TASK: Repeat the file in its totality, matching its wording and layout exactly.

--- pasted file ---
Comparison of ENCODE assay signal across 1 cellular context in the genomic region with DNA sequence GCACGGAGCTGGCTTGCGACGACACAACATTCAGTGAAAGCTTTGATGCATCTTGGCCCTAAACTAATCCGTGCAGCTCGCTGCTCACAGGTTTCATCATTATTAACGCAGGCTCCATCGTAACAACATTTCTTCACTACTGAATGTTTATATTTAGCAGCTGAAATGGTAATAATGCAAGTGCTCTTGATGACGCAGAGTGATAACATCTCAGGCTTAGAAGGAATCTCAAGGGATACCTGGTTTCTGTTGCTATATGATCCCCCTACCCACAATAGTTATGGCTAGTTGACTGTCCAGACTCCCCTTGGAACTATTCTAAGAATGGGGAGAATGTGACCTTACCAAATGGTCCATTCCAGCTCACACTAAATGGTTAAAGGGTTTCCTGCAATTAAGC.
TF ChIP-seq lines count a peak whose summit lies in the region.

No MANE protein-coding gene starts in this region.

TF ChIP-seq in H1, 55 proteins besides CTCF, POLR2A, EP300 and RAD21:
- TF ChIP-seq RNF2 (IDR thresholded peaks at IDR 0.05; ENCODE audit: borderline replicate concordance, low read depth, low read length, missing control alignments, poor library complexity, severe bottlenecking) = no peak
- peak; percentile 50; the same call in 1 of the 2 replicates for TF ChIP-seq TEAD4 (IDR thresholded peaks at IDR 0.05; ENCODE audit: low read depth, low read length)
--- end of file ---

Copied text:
Comparison of ENCODE assay signal across 1 cellular context in the genomic region with DNA sequence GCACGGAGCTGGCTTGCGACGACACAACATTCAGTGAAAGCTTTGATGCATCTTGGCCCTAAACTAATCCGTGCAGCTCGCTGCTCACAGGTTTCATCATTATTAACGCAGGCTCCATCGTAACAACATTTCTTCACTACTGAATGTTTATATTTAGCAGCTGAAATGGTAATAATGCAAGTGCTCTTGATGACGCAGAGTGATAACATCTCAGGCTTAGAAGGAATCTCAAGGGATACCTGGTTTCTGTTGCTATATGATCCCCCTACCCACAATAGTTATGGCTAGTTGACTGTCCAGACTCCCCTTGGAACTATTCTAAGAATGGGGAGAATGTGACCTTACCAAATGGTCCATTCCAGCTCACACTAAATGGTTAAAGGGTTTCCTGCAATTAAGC.
TF ChIP-seq lines count a peak whose summit lies in the region.

No MANE protein-coding gene starts in this region.

TF ChIP-seq in H1, 55 proteins besides CTCF, POLR2A, EP300 and RAD21:
- TF ChIP-seq RNF2 (IDR thresholded peaks at IDR 0.05; ENCODE audit: borderline replicate concordance, low read depth, low read length, missing control alignments, poor library complexity, severe bottlenecking) = no peak
- peak; percentile 50; the same call in 1 of the 2 replicates for TF ChIP-seq TEAD4 (IDR thresholded peaks at IDR 0.05; ENCODE audit: low read depth, low read length)